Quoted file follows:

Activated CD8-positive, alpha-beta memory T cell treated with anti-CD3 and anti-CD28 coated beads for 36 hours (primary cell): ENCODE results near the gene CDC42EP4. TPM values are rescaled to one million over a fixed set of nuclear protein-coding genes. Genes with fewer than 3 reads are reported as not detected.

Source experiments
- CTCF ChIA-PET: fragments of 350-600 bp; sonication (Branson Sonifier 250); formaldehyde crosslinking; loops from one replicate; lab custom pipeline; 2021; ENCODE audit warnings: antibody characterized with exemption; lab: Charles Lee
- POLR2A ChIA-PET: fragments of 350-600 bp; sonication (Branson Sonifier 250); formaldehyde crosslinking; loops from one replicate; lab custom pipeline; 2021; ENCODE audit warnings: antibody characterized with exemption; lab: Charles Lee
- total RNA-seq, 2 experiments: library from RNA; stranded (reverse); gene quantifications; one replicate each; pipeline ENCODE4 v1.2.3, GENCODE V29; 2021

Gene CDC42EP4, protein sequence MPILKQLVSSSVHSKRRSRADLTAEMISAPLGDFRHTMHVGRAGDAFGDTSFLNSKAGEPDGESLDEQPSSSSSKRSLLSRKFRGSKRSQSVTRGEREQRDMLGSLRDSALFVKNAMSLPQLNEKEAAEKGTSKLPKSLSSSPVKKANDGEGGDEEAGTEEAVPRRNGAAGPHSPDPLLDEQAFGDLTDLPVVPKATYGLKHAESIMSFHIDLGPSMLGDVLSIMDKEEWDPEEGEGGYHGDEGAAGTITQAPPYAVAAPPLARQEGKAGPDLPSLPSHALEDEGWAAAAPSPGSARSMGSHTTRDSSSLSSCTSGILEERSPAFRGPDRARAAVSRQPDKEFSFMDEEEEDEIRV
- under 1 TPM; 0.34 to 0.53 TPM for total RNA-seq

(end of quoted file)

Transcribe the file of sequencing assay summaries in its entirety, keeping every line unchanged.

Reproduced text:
Activated CD8-positive, alpha-beta memory T cell treated with anti-CD3 and anti-CD28 coated beads for 36 hours (primary cell): ENCODE results near the gene CDC42EP4. TPM values are rescaled to one million over a fixed set of nuclear protein-coding genes. Genes with fewer than 3 reads are reported as not detected.

Source experiments
- CTCF ChIA-PET: fragments of 350-600 bp; sonication (Branson Sonifier 250); formaldehyde crosslinking; loops from one replicate; lab custom pipeline; 2021; ENCODE audit warnings: antibody characterized with exemption; lab: Charles Lee
- POLR2A ChIA-PET: fragments of 350-600 bp; sonication (Branson Sonifier 250); formaldehyde crosslinking; loops from one replicate; lab custom pipeline; 2021; ENCODE audit warnings: antibody characterized with exemption; lab: Charles Lee
- total RNA-seq, 2 experiments: library from RNA; stranded (reverse); gene quantifications; one replicate each; pipeline ENCODE4 v1.2.3, GENCODE V29; 2021

Gene CDC42EP4, protein sequence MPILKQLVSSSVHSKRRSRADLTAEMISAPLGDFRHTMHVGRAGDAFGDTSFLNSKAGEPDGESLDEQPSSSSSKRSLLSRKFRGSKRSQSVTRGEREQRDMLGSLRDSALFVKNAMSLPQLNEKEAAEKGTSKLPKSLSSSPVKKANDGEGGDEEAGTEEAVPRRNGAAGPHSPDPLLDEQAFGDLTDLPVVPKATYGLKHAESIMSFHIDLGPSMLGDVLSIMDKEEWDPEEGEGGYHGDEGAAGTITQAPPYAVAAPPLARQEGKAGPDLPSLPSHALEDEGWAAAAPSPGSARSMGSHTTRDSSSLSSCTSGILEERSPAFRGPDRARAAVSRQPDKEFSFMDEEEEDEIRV
- under 1 TPM; 0.34 to 0.53 TPM for total RNA-seq